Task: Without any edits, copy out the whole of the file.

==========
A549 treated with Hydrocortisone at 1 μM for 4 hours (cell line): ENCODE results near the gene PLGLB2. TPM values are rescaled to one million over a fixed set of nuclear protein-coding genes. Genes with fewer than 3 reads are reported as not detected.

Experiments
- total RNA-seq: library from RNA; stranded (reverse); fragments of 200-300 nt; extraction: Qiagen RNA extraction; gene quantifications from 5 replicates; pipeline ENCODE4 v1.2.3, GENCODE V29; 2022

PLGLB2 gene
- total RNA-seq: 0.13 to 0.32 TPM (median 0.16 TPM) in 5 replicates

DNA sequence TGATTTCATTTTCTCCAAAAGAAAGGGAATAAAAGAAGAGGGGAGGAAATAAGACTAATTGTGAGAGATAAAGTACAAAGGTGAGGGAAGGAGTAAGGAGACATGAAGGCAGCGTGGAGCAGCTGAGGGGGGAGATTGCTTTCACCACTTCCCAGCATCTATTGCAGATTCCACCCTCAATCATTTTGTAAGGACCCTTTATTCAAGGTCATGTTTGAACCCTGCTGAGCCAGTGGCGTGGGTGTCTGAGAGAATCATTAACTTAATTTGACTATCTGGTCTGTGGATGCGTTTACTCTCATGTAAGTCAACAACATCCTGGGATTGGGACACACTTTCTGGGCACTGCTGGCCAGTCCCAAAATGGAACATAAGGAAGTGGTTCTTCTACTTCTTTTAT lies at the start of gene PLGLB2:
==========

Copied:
A549 treated with Hydrocortisone at 1 μM for 4 hours (cell line): ENCODE results near the gene PLGLB2. TPM values are rescaled to one million over a fixed set of nuclear protein-coding genes. Genes with fewer than 3 reads are reported as not detected.

Experiments
- total RNA-seq: library from RNA; stranded (reverse); fragments of 200-300 nt; extraction: Qiagen RNA extraction; gene quantifications from 5 replicates; pipeline ENCODE4 v1.2.3, GENCODE V29; 2022

PLGLB2 gene
- total RNA-seq: 0.13 to 0.32 TPM (median 0.16 TPM) in 5 replicates

DNA sequence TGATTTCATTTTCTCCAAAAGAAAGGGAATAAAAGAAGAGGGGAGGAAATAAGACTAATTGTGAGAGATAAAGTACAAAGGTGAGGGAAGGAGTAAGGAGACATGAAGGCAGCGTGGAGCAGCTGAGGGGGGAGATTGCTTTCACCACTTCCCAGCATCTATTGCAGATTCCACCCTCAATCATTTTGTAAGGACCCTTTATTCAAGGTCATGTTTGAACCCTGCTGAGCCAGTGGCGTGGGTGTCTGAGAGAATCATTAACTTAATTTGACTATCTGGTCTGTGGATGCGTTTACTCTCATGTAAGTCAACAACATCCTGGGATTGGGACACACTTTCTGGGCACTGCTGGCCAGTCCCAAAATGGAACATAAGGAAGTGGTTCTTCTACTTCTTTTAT lies at the start of gene PLGLB2: